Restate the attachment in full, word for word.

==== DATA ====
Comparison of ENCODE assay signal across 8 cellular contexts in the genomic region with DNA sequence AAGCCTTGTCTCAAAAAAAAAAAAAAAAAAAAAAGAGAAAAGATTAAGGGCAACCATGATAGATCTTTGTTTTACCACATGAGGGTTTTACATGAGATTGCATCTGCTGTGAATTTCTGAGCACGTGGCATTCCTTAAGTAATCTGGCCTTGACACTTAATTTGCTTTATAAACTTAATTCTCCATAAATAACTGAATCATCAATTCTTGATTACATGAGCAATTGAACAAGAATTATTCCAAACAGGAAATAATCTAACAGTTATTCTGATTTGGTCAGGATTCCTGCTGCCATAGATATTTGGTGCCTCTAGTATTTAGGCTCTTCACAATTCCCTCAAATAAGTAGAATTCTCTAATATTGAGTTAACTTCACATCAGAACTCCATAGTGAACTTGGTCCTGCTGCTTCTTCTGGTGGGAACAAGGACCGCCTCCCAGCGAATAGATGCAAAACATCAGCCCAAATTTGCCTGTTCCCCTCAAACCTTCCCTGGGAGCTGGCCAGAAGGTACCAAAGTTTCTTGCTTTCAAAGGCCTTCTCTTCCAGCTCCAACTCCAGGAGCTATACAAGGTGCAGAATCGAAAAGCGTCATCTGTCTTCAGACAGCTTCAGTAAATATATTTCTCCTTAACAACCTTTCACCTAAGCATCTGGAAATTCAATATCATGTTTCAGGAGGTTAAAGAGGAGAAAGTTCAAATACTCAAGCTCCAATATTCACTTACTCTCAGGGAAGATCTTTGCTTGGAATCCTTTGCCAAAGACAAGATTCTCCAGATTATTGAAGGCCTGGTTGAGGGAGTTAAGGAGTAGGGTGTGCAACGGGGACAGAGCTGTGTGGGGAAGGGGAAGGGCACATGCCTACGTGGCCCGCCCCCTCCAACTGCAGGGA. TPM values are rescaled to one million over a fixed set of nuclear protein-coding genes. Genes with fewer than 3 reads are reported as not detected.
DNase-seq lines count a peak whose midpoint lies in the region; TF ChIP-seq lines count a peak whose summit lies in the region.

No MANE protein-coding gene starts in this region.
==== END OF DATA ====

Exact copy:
Comparison of ENCODE assay signal across 8 cellular contexts in the genomic region with DNA sequence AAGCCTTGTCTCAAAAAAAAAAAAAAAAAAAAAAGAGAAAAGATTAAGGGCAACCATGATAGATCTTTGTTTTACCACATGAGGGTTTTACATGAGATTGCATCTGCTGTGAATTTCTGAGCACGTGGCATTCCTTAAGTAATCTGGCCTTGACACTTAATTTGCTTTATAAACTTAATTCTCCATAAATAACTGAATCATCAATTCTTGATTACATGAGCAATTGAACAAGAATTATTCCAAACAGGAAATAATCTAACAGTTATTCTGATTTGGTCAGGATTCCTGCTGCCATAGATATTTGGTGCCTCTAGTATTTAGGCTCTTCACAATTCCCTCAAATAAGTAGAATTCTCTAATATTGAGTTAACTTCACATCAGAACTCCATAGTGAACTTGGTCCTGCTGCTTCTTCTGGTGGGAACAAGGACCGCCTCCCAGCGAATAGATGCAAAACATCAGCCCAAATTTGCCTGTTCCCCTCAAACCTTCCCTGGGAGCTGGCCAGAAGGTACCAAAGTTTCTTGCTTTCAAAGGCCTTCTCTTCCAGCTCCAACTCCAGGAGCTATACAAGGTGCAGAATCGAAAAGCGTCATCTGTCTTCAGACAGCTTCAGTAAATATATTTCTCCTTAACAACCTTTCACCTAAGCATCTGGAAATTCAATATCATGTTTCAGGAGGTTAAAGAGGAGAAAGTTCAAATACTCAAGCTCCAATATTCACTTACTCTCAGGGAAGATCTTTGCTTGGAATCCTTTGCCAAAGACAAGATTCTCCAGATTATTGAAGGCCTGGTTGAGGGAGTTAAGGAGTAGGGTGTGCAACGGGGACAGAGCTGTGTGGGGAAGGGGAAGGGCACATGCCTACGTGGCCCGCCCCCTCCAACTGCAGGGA. TPM values are rescaled to one million over a fixed set of nuclear protein-coding genes. Genes with fewer than 3 reads are reported as not detected.
DNase-seq lines count a peak whose midpoint lies in the region; TF ChIP-seq lines count a peak whose summit lies in the region.

No MANE protein-coding gene starts in this region.